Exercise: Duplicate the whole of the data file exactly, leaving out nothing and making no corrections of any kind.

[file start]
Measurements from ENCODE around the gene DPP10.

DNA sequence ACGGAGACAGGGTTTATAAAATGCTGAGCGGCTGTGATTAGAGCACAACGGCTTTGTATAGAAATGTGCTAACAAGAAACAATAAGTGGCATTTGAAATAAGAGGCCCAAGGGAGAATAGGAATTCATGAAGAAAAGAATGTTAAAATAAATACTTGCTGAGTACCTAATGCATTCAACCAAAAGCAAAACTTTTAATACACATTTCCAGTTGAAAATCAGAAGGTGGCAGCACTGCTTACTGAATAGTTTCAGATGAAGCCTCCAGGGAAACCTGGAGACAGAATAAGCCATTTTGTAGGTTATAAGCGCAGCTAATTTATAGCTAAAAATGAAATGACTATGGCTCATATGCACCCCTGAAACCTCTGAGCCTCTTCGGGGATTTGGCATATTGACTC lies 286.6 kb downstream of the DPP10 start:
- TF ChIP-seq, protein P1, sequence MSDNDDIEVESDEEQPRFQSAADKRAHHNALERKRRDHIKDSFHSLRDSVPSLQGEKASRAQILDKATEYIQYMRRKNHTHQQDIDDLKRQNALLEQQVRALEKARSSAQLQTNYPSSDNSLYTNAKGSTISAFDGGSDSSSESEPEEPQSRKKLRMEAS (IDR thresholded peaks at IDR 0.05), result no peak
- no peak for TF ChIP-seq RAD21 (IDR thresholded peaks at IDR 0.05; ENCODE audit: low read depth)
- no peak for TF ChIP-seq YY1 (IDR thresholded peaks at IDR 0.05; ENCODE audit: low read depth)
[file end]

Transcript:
Measurements from ENCODE around the gene DPP10.

DNA sequence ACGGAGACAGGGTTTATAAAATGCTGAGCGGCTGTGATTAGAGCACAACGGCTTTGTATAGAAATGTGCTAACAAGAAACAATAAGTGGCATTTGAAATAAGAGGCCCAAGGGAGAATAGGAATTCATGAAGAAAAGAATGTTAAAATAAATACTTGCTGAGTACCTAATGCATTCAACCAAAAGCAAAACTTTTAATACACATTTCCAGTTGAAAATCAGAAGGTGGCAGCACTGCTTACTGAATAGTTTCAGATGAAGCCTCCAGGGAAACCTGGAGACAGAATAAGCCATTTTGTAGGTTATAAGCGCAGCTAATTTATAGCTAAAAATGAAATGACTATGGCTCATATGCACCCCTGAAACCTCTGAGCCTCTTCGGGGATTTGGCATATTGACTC lies 286.6 kb downstream of the DPP10 start:
- TF ChIP-seq, protein P1, sequence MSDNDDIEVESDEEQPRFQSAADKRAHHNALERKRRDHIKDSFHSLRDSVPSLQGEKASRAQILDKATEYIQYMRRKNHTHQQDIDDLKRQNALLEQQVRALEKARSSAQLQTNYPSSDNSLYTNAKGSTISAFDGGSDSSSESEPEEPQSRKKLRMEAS (IDR thresholded peaks at IDR 0.05), result no peak
- no peak for TF ChIP-seq RAD21 (IDR thresholded peaks at IDR 0.05; ENCODE audit: low read depth)
- no peak for TF ChIP-seq YY1 (IDR thresholded peaks at IDR 0.05; ENCODE audit: low read depth)